Friday, May 05, 2006

Ye elves of hills, brooks, standing lakes and groves

William Shakespeare


(The Tempest, Act V)

Ye elves of hills, brooks, standing lakes and groves,
And ye that on the sands with printless foot
Do chase the ebbing Neptune and do fly him
When he comes back; you demi-puppets that
By moonshine do the green sour ringlets make,
Whereof the ewe not bites, and you whose pastime
Is to make midnight mushrooms, that rejoice
To hear the solemn curfew; by whose aid,
Weak masters though ye be, I have bedimm'd
The noontide sun, call'd forth the mutinous winds,
And 'twixt the green sea and the azured vault
Set roaring war: to the dread rattling thunder
Have I given fire and rifted Jove's stout oak
With his own bolt; the strong-based promontory
Have I made shake and by the spurs pluck'd up
The pine and cedar: graves at my command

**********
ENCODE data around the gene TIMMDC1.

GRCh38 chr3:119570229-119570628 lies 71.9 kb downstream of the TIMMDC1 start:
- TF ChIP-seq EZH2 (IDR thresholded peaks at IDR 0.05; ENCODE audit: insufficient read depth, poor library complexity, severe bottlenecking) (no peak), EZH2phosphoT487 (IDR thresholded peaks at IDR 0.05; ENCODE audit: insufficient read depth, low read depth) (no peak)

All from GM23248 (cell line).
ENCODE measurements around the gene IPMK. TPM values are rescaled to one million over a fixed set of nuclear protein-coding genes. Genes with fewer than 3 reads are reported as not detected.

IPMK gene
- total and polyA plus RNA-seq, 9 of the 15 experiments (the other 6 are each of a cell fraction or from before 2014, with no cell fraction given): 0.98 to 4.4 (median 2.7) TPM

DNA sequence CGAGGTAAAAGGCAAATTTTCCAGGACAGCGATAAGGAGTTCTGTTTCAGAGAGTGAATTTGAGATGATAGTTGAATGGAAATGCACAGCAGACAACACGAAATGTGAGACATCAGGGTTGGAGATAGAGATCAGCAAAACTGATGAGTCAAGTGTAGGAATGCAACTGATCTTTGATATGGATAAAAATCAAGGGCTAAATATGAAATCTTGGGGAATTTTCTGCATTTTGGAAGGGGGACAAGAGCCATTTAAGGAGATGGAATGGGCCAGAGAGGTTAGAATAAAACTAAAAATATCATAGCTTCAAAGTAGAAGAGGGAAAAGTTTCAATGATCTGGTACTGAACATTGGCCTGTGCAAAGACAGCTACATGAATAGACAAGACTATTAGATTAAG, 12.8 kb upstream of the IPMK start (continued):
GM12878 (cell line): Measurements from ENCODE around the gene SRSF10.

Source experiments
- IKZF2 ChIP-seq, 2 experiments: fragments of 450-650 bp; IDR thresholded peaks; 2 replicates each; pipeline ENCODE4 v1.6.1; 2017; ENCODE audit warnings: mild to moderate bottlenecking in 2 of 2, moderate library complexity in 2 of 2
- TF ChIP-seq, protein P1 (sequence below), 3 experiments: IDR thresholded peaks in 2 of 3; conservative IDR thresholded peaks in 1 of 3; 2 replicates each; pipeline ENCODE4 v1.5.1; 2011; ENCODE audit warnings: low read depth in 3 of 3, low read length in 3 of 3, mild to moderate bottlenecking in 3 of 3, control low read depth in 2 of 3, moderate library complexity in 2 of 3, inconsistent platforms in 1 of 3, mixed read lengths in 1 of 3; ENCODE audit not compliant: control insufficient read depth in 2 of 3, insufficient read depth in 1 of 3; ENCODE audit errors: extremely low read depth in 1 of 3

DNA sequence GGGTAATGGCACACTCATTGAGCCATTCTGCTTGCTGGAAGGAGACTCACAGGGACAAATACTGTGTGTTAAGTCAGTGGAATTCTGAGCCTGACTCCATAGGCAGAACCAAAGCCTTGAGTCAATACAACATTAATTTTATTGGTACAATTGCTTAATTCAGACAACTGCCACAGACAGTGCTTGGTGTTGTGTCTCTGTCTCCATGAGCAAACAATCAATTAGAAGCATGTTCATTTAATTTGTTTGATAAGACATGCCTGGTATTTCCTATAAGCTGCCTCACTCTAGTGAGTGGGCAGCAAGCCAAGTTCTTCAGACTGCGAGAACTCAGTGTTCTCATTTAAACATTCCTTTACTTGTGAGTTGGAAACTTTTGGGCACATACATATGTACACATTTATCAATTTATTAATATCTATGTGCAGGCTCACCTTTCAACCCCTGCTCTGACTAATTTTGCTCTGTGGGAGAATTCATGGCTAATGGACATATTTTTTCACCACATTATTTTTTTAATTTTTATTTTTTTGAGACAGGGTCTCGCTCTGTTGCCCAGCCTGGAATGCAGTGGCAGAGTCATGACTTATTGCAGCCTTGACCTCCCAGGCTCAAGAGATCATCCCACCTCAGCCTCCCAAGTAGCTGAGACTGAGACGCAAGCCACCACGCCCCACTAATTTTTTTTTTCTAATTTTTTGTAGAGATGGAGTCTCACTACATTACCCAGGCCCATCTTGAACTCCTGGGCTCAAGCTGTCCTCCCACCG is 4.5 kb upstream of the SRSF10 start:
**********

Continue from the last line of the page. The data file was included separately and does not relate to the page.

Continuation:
Have waked their sleepers, oped, and let 'em forth
By my so potent art. But this rough magic
I here abjure, and, when I have required
Some heavenly music, which even now I do,
To work mine end upon their senses that
This airy charm is for, I'll break my staff,
Bury it certain fathoms in the earth,
And deeper than did ever plummet sound
I'll drown my book.

I've already blogged about The Tempest
elsewhere, so I won't bother to go over it again. Suffice it to say that I love how much distance this speech covers - going from the gently wondering, to the roaringly proud, to the surrender of the self. Absolute power corrupts, we are told, and certainly in many ways Prospero is a true tyrant. Yet here he is abjuring the very power he has spent so long attaining. And for that alone it is impossible not to be in awe of him.


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